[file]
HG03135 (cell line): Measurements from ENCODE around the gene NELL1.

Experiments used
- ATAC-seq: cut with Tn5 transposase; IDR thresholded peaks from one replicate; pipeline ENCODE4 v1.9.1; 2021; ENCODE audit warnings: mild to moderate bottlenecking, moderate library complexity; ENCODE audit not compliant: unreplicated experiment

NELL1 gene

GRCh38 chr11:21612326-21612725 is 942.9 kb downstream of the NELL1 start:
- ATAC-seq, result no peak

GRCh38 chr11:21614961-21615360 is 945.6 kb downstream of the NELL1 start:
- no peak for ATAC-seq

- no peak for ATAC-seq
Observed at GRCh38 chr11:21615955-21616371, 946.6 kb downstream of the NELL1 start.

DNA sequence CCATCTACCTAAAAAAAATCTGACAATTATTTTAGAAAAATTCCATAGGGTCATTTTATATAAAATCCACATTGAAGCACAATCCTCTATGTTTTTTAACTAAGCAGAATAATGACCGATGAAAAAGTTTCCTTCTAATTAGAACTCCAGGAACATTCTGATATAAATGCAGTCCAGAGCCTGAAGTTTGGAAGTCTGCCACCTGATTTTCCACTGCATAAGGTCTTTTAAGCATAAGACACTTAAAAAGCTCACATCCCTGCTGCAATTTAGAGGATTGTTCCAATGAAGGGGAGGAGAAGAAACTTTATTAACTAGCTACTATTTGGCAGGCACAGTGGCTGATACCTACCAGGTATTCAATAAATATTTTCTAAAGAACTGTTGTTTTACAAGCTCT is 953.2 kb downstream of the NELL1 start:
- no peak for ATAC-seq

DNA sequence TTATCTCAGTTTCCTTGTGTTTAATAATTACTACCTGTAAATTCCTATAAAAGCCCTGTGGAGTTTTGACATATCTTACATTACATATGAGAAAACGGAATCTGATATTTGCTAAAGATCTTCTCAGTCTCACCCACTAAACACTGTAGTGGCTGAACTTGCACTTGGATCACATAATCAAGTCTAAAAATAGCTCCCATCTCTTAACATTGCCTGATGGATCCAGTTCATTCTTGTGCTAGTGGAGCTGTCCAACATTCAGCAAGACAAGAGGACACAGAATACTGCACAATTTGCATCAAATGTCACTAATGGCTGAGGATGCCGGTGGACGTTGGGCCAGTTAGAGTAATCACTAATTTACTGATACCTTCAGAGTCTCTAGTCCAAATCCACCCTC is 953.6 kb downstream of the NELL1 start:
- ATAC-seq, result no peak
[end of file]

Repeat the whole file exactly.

HG03135 (cell line): Measurements from ENCODE around the gene NELL1.

Experiments used
- ATAC-seq: cut with Tn5 transposase; IDR thresholded peaks from one replicate; pipeline ENCODE4 v1.9.1; 2021; ENCODE audit warnings: mild to moderate bottlenecking, moderate library complexity; ENCODE audit not compliant: unreplicated experiment

NELL1 gene

GRCh38 chr11:21612326-21612725 is 942.9 kb downstream of the NELL1 start:
- ATAC-seq, result no peak

GRCh38 chr11:21614961-21615360 is 945.6 kb downstream of the NELL1 start:
- no peak for ATAC-seq

- no peak for ATAC-seq
Observed at GRCh38 chr11:21615955-21616371, 946.6 kb downstream of the NELL1 start.

DNA sequence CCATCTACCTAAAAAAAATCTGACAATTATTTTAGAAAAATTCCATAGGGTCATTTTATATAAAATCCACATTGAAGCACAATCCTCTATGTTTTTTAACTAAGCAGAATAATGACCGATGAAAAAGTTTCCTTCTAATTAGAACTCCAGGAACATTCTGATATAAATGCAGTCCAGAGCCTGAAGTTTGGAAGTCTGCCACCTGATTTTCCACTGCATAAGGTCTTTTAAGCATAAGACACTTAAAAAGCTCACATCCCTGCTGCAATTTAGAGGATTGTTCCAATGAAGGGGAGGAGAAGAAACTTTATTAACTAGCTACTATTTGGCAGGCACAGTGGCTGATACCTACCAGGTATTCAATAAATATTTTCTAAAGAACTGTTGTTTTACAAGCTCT is 953.2 kb downstream of the NELL1 start:
- no peak for ATAC-seq

DNA sequence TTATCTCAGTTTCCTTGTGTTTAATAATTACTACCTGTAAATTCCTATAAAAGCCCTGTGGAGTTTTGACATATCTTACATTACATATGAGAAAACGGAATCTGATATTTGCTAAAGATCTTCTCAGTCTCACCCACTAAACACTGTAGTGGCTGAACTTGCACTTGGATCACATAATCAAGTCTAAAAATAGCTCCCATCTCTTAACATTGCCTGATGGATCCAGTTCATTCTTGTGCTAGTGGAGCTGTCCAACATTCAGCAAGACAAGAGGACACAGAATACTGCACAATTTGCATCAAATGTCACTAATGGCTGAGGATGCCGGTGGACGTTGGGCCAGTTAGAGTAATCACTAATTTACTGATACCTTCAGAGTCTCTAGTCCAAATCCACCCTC is 953.6 kb downstream of the NELL1 start:
- ATAC-seq, result no peak